In trying to be fair in describing Sen. Ted Cruz in one word, the word that surfaced again and again was windbag, “a person who talks at length but says little of value.”
Twenty hours and change, the reading from Dr. Seuss’s “Green Eggs and Ham” was an intellectual high point as Cruz rambled on, a petulant spoiled child digging in his heels as an obstacle to any rational discussion.
But then, in the current political climate, ‘windbag’ is probably the kindest moniker for most of the assorted motley crew assembled in our nation’s capitol.
That’s another word that comes to mind. They shut down the government without even knowing what that means.
Mark Segraves, reporting for NBC News, caught the stunningly stupid Rep. Randy Newgebauer (R-Tex) at the World War II Memorial talking to a park ranger who was forced by an obstinate and calcified Congress to close the park:
"How do you look at them and ... deny them access?" said Neugebauer. He, with most House Republicans, had voted early Sunday morning to pass a funding measure that would delay the Affordable Care Act, a vote that set up a showdown with the Senate and President Barack Obama. With the parties unable to agree on how to fund the federal government, non-essential government functions shut down Tuesday.
"It's difficult," responded the Park Service employee.
"Well, it should be difficult," replied the congressman, who was carrying a small American flag in his breast pocket.
"It is difficult," responded the Park Service employee. "I'm sorry, sir."
"The Park Service should be ashamed of themselves," the congressman said.
"I'm not ashamed," replied the ranger.
There was only one person in that exchange that needed be ashamed and it was not the park ranger.
Whatever your position might be on Congress or the Affordable Care Act, the most problematic result of the current stalemate is not the debt ceiling, or the funding of government for a day or two.
The most troubling result is the message it sends to the already numbingly lock-step members of Congress. The way you get your way is to refuse to pass a budget and threaten to shut down government.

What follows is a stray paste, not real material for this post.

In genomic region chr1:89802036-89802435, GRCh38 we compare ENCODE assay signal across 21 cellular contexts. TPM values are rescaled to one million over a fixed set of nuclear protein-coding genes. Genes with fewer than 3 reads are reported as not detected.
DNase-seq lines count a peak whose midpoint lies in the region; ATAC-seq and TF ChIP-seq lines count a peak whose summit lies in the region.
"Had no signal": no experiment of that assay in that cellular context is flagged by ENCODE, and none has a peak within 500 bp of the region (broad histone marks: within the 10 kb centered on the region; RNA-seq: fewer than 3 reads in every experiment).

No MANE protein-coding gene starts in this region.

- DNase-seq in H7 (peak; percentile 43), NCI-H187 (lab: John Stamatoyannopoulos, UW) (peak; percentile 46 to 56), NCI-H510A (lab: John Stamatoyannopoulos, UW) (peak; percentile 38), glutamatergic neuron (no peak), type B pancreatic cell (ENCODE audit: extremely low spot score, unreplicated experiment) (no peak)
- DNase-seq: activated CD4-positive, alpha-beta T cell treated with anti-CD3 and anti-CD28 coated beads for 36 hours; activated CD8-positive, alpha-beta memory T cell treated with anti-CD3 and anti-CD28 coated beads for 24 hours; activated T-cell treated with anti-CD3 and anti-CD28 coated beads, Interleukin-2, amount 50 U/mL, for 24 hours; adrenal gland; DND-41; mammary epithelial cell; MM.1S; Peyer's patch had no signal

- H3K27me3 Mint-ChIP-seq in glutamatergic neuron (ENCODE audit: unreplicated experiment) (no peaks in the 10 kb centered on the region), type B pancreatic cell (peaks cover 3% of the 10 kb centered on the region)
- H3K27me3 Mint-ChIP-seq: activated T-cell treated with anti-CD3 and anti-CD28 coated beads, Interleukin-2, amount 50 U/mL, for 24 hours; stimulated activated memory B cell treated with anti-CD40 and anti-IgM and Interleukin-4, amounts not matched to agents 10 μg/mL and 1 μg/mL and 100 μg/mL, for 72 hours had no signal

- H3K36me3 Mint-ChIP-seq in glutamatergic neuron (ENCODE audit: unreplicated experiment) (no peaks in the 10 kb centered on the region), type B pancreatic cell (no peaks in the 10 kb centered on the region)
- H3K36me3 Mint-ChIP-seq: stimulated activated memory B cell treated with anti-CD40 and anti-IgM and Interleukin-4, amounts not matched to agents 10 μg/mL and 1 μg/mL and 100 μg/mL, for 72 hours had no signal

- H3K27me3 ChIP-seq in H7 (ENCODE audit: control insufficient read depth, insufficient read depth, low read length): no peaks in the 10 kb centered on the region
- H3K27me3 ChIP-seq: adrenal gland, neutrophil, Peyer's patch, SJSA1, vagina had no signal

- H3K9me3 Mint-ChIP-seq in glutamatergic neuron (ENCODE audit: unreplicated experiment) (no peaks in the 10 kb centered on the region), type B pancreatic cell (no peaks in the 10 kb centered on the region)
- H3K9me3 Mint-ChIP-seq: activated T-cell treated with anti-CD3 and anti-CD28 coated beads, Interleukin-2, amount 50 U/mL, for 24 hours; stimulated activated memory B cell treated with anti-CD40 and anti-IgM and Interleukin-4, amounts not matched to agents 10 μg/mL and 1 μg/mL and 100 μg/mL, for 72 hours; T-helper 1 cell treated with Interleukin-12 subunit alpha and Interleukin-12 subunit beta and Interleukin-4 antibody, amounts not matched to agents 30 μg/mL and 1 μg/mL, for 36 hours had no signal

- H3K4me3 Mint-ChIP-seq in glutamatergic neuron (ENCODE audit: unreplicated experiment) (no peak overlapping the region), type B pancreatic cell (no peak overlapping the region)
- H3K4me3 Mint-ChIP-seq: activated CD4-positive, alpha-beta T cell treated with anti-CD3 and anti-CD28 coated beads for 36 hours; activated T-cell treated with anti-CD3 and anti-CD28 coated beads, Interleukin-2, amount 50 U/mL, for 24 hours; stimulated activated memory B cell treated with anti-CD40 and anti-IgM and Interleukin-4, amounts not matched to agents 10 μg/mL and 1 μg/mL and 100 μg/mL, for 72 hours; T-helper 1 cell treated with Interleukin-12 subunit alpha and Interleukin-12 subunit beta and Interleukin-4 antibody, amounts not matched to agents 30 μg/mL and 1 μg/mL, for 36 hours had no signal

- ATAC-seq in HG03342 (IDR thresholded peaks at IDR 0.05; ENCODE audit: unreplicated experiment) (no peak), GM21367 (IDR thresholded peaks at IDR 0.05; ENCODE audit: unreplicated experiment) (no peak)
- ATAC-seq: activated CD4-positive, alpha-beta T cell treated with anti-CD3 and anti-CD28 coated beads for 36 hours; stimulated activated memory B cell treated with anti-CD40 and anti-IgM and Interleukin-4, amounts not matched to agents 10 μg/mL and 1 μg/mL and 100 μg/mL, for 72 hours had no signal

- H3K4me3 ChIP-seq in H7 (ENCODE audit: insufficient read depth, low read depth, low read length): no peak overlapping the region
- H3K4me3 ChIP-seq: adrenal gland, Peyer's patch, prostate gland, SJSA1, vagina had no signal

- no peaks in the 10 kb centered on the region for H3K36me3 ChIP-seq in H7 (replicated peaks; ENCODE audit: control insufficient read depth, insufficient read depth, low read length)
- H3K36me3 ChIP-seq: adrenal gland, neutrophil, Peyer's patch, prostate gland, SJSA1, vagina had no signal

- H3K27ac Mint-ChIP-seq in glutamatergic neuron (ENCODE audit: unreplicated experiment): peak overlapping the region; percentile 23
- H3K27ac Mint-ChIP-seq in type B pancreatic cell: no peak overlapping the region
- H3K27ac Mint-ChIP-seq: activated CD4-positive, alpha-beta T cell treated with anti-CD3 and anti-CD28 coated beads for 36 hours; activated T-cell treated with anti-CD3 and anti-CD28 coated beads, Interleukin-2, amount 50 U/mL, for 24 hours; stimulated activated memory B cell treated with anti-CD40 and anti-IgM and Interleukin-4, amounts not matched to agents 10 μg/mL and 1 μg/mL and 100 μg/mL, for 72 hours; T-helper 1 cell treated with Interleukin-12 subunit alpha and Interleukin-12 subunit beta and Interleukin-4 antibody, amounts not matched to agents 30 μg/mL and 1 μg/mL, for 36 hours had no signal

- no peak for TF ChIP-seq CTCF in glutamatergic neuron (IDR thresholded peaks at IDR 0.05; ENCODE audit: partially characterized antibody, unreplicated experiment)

In this case the Republican Tea Party conservatives are leading the way. In the future it could be the Democrat liberals deciding to hold the country hostage over other policy decisions like gun control or abortion rights. "Get rid of handguns or we won't pass a budget."
Along with the Affordable Care Act, those are policy debates that need to be aired out in public, issues to sort out, difficult compromises to reach. But those discussions need to occur in an air uncluttered by ultimatums.
I had coffee this morning with my good friend and dueling partner T. Loos. T was talking about how folks are so tired of the rancor in Congress that many want to through the whole bunch out and start afresh. I would have to admit to voicing that same opinion. He said he heard a discussion on an Omaha station where the commentator said that was the lazy man’s way out.
He said there are good people in Congress and we need to do the hard work of figuring out who those people are and keep them in office while getting rid of the chaff.
Good point well made.
I don’t know right now what affiliation Elizabeth Warren has and I don’t really care. I’ve heard her speak on a number of topics, and I’d take her as a Congressperson any day. I’d even like to see her run for president.
And I’m sure there are others, on both sides of the isle.
But there is a whole manure spreader full of politicians than need to be spread out on a field to bake in the sun. Just to get rid of the smell.